Review Summary: A lovely, laid-back mood piece which doesn't aspire to be anything more than the quiet gem that it is, Paradise Valley will be a go-to Summer record for many years to come.
As this writer sits in a warm oasis, digits finally thawing after a trek through the freezing conditions which seemingly the entire civilised world has recently been plunged into, the refrain of the opening track on Paradise Valley, ‘Wildfire,’ seems more and more like a distant memory of a happier, warmer, time – ‘a little bit of summer’s what the whole year’s all about.’ And if there was one mantra which I’d have to point to as encapsulating Mayer’s most recent record, that would surely be it; Paradise Valley is an album awash with the sounds of dappling sunlight and lapping waves, or a long open road as the sun sets over the hill. It’s certainly an album aimed more towards the middle months of the calendar, and since its August release it has been more and more depressing to listen to songs which were previously a soundtrack to shorts and t-shirt weather as I walk along in my winter coat. Nonetheless, Paradise Valley is a quietly excellent release regardless of the season, and, low-key as it is, manages to be one of Mayer’s best albums in years.
Opening with the pleasantly jangly riff of the aforementioned ‘Wildfire,’ Paradise Valley lays out its mission statement to be a laid-back jam of a record from the off, with Mayer’s now deservedly well-chronicled guitar mastery closing the track out in a breezy jam. ‘Dear Marie’ follows, with a simple verse-verse-verse song structure (Mayer himself mentioned his recent interest in this kind of simplicity following a period of obsessive Dylan listening) which belies its poignant lyrics and lyrical guitar solos. The album continues in a similarly low-key, laid-back manner, with few deviations from the kind of open road, summer afternoon mood which it sets up from its outset. That’s not to say it isn’t varied at all, however; surprises such as the piano-led ‘I Will Be Found,’ and Katy Perry’s unexpectedly central inclusion of single ‘Who You Love,’ keep the record moving along at a pleasantly bustling pace. Gone are the huge centrepieces which we may have been accustomed to from Mayer’s previous albums – there’s no ‘Edge of Desire’ or ‘A Face To Call Home’ to listen out for here, but that’s kind of the point of this album. Unplanned as it was following Mayer’s vocal hiatus, Paradise Valley could have turned out to be merely a collection of B-Sides left off of 2012’s somewhat underwhelming ‘Born & Raised,’ but instead we are left with this wonderfully quiet little album, full of quietly wonderful little songs.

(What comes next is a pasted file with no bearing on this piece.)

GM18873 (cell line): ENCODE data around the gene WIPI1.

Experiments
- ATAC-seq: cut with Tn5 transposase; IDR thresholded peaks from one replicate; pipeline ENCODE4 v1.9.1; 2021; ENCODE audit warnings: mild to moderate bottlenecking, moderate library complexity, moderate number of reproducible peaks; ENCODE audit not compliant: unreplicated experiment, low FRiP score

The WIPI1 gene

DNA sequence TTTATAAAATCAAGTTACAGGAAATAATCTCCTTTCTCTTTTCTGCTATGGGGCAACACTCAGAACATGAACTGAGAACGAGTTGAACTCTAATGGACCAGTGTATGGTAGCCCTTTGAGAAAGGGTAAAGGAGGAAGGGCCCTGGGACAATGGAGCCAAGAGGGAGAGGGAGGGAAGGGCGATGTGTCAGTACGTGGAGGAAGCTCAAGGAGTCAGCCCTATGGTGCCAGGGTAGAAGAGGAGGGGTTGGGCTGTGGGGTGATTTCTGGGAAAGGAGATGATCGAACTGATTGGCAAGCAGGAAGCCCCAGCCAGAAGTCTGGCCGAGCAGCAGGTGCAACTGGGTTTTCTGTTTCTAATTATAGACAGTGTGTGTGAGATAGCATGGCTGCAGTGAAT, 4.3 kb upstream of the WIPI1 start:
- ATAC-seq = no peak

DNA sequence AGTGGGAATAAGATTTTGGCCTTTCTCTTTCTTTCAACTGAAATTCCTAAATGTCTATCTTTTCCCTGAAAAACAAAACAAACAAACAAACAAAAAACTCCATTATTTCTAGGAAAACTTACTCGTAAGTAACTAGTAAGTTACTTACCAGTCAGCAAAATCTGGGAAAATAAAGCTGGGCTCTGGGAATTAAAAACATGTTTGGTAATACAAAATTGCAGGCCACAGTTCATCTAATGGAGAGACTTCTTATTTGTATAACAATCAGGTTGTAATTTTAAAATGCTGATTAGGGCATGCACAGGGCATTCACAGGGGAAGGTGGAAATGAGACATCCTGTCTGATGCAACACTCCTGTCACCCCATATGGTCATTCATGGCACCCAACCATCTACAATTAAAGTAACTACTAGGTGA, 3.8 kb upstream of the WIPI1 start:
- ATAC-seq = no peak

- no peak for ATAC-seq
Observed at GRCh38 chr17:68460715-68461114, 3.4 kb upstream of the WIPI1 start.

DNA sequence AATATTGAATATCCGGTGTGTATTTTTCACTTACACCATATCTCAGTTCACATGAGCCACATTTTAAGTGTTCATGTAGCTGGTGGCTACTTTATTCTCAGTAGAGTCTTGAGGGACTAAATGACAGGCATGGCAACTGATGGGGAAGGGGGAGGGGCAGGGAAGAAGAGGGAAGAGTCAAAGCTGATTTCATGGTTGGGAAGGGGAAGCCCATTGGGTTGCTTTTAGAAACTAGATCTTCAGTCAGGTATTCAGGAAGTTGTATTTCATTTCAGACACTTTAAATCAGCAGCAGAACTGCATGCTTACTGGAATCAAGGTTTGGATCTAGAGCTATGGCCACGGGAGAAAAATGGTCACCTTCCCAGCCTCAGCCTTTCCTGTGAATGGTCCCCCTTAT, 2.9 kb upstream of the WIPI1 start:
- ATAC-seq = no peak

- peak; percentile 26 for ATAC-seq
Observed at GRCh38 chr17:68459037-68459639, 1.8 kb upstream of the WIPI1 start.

When there is the occasional big ‘moment,’ though, Mayer really does let loose – the Mumford & Sons-esque singalong outro to ‘Dear Marie’ does feel a little calculated, but is still suitably anthemic and a pleasant surprise after the touching final lyrics. Final track ‘On the Way Home,’ too, toys with Mayer’s traditional and conventional song structures by throwing different section after different section at the listener, before culminating in a beautiful final, repeated mantra of ‘life ain’t short but it sure is small,’ to close out the album on a fittingly thoughtful note. Lyrically, this is one of Mayer’s best efforts – poetic treats pepper almost every track of the album, with lines such as ‘will you tie me tight in little strands of paradise?’ in ‘Waiting on the Day,’ and ‘Well I got my dream, but you got a family; I got my dream but I guess it got away from me’ from ‘Dear Marie’ making this album a surprisingly, and, of course, quietly depressed one lyrically at times, if not musically.
Mayer’s guitar work is on top form as ever here, and, thankfully, he’s less restrained than he was on last year’s ‘Born & Raised.’ His style has evolved to be more lyrical and slightly less steeped in blues licks of old, with bright Stratocaster-fuelled flourishes such as the solo on this review’s personal favourite track, ‘Paper Doll,’ and the magnificent outros on ‘Waiting on the Day,’ ‘Wildfire,’ and the unbelievably and understatedly cool J.J Cale cover ‘Call Me the Breeze,’ and more proving to be welcome highlights in the midst of most of the tracks on the album. Whilst Mayer might never quite reach the melodic heights of his solos on live album ‘Where The Light Is’ in the studio, this is certainly the closest any album of his has come to reproducing the magic we see on his tours within the confines of the studio.
That’s not to say that the album is without its faults, however; some more experimental moments, such as the entirety of Frank Ocean’s contribution ‘Wildfire II,’ – which falls almost completely flat despite some pleasant if lightweight imagery – and the unusual but ultimately uninspired bridge of ‘I Will Be Found’ – belie the fact that this album did have by far the least time invested in it out of any of Mayer’s previous records. These are the, commendably few, moments where the cracks of the songs’ brief gestation periods shine through, but thankfully there aren’t enough of these to truly mar the record in any meaningful way.
Overall, then, Paradise Valley is an incredibly welcome surprise not only in its quality, but also in its very existence; by all rights, we’d have been selfish to expect a new Mayer album by any earlier than 2015 after ‘Born & Raised’ dropping in 2012, but here we are with ‘Paradise Valley,’ a lush, mellow record which so endearingly refuses to aspire to be anything more than what it is – a lovely, laid-back mood piece which will be a welcome go-to record for many Summers to come.